1 Big Reason To Invest In Lloyds Banking Group PLC

One of the most difficult aspects of being an investor is maintaining discipline. Buying shares is theoretically easy today: a few clicks of a mouse button and you own a slice of a business. However, forcing yourself to buy at the right time is much more difficult, since emotions inevitably play a role in all of our decision-making.

However, as Warren Buffett famously said, the ability to be greedy when others are fearful (and vice versa) is a means of locking in significant share price growth in the long run. At least that’s the logic behind it, although in the shorter term paper losses can be experienced and cause feelings of fear, regret and guilt for ‘wasting’ hard-earned cash.

This strategy, though, is the most obvious way to make money from shares and one stock which seems to be ripe for investment on this basis is Lloyds (LSE: LLOY). Certainly, the level of fear experienced by investors towards Lloyds is now lower than during the credit crunch when the bank was bailed out by the government. However, the optimism surrounding the bank’s future which was deemed to be very bright just a couple of years ago has faded, to be replaced by antipathy.

In other words, nobody seems to be all that interested in Lloyds at the moment. For example, sector peers such as RBS, Barclays and Standard Chartered seem to be much more interesting to investors right now. Respectively, they are more interesting than Lloyds due to the commencement of the government’s share sale (Lloyds is already partway through this), the seeking of a new CEO (Lloyds already has a very capable management team) and the turnaround prospects amidst disappointing profitability numbers (Lloyds is already turned around and has a very competitive cost:income ratio).

Furthermore, other sectors are now dominating investors’ thoughts. The mining and oil industries, for example, are grabbing all of the headlines even though commodity prices have been low for some time. Retailers are also more interesting to most investors due to UK disposable incomes rising in real terms for the first time in a handful of years. And, even within banking, challenger banks appear to be more exciting than traditional banks such as Lloyds since they are growing faster than their long-time incumbent peers.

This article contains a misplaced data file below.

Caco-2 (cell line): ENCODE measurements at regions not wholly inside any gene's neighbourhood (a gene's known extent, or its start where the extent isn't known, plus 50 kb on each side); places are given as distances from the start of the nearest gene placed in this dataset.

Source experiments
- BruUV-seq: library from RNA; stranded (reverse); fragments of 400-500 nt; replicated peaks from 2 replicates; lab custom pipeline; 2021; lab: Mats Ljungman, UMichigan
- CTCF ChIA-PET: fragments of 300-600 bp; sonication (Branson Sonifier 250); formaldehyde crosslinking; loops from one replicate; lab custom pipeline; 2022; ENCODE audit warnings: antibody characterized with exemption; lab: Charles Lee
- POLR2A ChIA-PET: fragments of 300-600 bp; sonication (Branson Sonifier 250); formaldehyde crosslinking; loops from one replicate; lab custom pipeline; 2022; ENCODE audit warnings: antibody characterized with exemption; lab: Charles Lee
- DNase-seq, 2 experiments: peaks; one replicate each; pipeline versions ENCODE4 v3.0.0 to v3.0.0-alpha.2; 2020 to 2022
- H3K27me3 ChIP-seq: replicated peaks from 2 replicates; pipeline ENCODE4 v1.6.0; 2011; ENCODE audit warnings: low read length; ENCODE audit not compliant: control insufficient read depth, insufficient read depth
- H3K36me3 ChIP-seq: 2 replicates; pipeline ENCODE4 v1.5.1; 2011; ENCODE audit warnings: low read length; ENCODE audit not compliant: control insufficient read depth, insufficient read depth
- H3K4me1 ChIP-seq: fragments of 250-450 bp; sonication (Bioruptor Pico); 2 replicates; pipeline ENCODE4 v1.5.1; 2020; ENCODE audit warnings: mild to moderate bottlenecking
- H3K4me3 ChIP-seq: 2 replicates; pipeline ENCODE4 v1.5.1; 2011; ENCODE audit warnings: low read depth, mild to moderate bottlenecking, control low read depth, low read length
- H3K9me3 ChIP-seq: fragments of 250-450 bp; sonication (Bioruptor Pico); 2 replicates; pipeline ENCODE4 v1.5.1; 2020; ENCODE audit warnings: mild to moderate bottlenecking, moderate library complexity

This lack of interest in Lloyds is a key reason why its shares have fallen by 5% since the start of 2014, which leaves them trading on a price to earnings (P/E) ratio of just 8.8. For a bank which has already turned itself around, is intent on paying up to two-thirds of its profit as a dividend and has a hugely efficient and lean business model, such a low rating is unlikely to last over the medium to long term.

As such, buying now while Lloyds is unloved by most investors seems to be a very sound move which could make a hugely positive impact on your portfolio returns.

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Peter Stephens owns shares of Barclays, Lloyds Banking Group, Royal Bank of Scotland Group, and Standard Chartered. The Motley Fool UK has recommended Barclays. We Fools don't all hold the same opinions, but we all believe that considering a diverse range of insights makes us better investors.